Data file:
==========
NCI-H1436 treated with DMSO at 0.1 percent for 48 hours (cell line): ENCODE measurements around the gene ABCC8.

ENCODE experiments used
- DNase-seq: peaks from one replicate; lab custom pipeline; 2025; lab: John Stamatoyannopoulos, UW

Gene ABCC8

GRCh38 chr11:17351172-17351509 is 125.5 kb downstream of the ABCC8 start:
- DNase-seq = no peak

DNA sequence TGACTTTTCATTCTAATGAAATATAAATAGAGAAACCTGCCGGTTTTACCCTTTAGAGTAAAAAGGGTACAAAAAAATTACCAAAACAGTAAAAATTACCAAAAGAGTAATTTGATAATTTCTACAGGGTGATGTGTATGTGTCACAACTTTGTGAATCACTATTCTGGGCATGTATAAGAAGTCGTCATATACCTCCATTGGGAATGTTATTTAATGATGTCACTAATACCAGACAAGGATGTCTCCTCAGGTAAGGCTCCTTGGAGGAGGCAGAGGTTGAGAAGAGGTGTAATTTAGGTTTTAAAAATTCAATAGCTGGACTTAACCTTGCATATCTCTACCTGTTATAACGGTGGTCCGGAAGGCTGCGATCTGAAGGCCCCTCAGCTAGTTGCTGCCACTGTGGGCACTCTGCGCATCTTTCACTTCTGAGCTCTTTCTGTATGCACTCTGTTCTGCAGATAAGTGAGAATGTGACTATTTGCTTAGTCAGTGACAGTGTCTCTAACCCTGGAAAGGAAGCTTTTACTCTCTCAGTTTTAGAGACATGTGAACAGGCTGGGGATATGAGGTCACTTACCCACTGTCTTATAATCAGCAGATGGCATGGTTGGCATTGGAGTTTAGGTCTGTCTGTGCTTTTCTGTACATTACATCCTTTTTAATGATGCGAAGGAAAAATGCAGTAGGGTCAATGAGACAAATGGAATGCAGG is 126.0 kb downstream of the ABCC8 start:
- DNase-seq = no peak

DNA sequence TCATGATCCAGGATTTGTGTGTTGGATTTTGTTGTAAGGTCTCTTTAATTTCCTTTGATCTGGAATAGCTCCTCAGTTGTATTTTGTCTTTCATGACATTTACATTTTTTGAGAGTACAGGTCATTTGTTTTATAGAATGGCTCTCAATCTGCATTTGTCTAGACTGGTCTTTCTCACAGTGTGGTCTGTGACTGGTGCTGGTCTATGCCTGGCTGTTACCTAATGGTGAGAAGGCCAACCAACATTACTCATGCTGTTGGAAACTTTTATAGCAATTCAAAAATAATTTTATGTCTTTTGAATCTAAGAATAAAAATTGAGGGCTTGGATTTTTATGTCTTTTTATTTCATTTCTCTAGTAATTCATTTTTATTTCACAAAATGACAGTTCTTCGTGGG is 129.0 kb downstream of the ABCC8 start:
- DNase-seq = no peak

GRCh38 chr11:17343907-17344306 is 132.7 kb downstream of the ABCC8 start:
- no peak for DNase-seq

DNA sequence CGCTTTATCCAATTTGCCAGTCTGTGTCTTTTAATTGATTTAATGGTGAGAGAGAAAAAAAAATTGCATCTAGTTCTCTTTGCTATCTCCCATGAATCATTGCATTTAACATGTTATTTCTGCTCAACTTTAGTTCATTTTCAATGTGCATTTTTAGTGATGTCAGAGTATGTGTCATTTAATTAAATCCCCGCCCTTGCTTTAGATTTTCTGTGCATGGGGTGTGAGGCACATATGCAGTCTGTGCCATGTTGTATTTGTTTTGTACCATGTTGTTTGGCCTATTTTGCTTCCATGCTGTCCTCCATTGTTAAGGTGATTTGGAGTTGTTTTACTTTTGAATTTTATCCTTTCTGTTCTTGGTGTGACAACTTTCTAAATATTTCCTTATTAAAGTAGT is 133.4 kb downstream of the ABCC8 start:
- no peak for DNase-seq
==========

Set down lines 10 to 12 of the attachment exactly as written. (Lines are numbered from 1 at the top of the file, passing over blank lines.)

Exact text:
- DNase-seq = no peak

GRCh38 chr11:17343907-17344306 is 132.7 kb downstream of the ABCC8 start:
- no peak for DNase-seq